Archive for the ‘Books’ Category

Bingo!

May 16, 2022

Today’s morning name, which led me back to an onomatomanic Zippy strip from 7/3/21 (yes, I work extremely slowly):


(#1) Zippyesque repetitive phrase disorder, aka onomatomania, fixated on exploding magic bingo bombs

This being a Zippy strip, exploding magic bingo bombs are a real thing; Bill Griffith doesn’t just make up stuff like this.

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The discovery of smoke

May 8, 2022

A Mick Stevens cartoon from the New Yorker of 4/18:


(#1) The giant black cloud of smoke, largely obscuring its discoverer, made me laugh out loud when this issue arrived last month

But I didn’t post about the cartoon because it seemed to have neither a linguistics point nor a gender & sexuality point (nor to engage with other of my passions — music, art, food, plants, animals, mathematics, men’s bodies, shapenote singing, Switzerland, my medical conditions, and so on).

Ah, man of little faith. There is almost always a linguistics point to be found; and, if I’m willing to exercise some ingenuity, a gay point too. And so it is here.

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Bro-xclamation

April 23, 2022

If you wanna be one of the guys, you gotta talk like one of the guys. The lesson of this masculinity cartoon by Hartley Lin in the New Yorker of 4/25 & 5/2:

Being one of the boys here is fitting into (what I’ve called) a male band, a group of mutually supportive, like-minded, and like-acting bros. (See the section on “The social organization of men in modern America” in my 1/6/21 posting “Another 1996 Superbowl moment”.) Like-acting because the band monitors its members’ behavior and enforces the band norms, which the band members see as matters of masculinity display.

Two kinds of masculinity display. A core type that I’ll call negative masculinity display, characterized by avoidance of anything that smacks of women or girls. And a more purely conventional type — positive masculinity display — characterized by adhering to local norms of behavior that are simply “how guys do it” — stuff that males pick up from other males. (The terminology is loosely based on negative and positive politeness; see the Wikipedia section on the politeness types, following Brown & Levinson.)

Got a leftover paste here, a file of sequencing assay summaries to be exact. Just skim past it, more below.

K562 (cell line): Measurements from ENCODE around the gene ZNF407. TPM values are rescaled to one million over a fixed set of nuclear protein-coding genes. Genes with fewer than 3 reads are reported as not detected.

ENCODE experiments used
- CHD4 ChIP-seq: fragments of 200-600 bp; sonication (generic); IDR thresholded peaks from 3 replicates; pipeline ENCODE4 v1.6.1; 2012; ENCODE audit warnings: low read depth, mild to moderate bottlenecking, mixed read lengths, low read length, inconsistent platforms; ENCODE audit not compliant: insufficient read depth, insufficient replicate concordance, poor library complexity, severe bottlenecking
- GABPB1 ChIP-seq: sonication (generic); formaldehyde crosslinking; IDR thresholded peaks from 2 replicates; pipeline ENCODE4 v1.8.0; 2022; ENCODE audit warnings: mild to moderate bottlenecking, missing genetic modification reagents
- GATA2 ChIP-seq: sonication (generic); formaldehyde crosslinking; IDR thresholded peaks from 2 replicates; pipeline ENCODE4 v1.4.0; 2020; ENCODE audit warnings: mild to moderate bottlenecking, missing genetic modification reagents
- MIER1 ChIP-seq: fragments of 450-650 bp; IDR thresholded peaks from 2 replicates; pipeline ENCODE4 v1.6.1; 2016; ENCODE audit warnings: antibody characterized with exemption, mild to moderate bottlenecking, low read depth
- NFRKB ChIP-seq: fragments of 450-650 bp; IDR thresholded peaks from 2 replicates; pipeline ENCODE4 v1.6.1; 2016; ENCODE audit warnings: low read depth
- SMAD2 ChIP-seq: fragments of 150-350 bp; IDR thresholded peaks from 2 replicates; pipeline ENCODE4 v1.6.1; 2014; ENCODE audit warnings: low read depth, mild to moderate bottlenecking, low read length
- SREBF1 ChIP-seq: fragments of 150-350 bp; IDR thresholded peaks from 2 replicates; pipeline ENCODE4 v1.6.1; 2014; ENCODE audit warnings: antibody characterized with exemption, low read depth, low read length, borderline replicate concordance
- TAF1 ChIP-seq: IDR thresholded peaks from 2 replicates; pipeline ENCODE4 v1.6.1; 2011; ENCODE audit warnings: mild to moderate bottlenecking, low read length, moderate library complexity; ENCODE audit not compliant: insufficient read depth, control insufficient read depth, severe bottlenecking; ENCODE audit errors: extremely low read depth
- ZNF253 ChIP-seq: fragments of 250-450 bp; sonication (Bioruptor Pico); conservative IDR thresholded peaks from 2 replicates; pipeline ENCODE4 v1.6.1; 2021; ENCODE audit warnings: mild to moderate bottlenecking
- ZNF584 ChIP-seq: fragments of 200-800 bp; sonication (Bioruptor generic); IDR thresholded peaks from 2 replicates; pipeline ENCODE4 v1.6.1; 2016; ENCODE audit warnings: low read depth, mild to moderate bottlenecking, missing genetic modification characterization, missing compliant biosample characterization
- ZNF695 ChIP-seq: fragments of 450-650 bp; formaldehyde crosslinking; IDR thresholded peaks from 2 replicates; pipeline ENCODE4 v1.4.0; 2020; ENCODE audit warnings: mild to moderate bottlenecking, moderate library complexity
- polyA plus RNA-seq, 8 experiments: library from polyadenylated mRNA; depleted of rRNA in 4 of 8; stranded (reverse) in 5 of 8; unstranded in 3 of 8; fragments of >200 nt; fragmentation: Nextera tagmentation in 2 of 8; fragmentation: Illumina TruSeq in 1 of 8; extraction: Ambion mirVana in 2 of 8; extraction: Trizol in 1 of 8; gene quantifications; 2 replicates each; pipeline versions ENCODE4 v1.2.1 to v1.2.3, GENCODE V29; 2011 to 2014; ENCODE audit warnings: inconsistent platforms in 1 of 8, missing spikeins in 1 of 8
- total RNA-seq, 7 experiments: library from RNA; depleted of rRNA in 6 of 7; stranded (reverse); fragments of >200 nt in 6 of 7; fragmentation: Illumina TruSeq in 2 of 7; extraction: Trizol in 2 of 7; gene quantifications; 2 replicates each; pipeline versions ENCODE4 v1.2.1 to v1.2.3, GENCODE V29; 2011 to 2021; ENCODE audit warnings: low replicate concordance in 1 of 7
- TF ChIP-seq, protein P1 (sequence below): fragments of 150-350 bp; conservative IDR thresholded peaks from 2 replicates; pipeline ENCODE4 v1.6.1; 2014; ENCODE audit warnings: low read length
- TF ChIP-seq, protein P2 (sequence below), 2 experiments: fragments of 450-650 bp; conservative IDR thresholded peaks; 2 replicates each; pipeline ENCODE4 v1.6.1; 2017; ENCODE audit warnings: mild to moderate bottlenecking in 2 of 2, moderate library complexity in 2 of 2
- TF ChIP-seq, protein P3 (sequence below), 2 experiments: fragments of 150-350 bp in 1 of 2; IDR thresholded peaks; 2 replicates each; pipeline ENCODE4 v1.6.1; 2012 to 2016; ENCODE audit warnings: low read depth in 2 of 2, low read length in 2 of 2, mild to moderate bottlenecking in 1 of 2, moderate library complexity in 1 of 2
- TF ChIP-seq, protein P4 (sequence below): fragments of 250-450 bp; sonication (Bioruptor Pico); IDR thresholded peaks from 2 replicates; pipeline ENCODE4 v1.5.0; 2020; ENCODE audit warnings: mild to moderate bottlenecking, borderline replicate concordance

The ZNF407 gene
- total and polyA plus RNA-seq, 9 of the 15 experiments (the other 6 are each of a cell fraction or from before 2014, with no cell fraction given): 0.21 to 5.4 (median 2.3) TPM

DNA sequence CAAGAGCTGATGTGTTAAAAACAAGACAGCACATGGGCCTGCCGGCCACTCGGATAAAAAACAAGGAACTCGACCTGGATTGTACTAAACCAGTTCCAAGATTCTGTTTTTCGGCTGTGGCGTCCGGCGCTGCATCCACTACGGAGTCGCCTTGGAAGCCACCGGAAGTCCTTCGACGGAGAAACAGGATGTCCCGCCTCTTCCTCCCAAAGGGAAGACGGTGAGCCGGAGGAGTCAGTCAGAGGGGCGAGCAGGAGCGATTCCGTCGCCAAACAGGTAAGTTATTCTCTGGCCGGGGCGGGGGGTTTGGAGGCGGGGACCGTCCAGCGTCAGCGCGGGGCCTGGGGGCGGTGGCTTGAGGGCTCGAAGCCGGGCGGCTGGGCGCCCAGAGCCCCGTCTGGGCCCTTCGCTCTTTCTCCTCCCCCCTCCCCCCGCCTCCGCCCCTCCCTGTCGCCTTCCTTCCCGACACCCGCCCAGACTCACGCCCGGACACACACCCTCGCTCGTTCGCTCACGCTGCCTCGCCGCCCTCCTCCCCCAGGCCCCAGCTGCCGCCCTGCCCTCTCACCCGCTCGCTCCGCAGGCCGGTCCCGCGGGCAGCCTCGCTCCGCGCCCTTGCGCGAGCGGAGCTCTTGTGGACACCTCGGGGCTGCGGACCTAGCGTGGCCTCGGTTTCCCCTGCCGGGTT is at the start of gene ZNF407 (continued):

Green Hand (who’s a green ‘inexperienced’ ranch hand) has come up short on a linguistic bit of positive masculinity in this band of ranch hands: as the older hand explains to him in an avuncular way, the appropriate bro-xclamation there for expressing exuberance is yee-haw, not yahoo. Now, if Green Hand had used yoo-hoo, he would have been off on two linguistic counts: in negative masculinity (yoo-hoo is fairly strongly gendered, for use primarily by women); and in actual semantic content, yoo-hoo being a call, not an expression of emotion.

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LET US NOW PRAISE FAMOUS BLACK WOMEN

April 15, 2022

What I posted to Facebook on 4/8, on the occasion of Ketanji Brown Jackson’s confirmation as an Associate Justice of the US Supreme Court. My follow-up said that, yes, the reference was to Agee (the book Let Us Now Praise Famous Men, on which more below) and added:

 I can’t begin to say how pleasing KBJ’s appointment is to me.

To amplify a bit. This is not the Promised Land, but it is nevertheless a Big Fucking Deal. One of the things about my hero John Lewis that moved me especially was that he truly believed that we could reach the Promised Land in this life (not in an afterlife on Jordan’s other bank) — just not in his life, it would take some time. [More below on Lewis and this astonishing bit of faith on his part.] Meanwhile [Lewis believed], we have to keep moving on the path. KBJ is a highly visible step on the path, and that’s a big thing, a moment of joy.

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Three cartoons for 4/12/22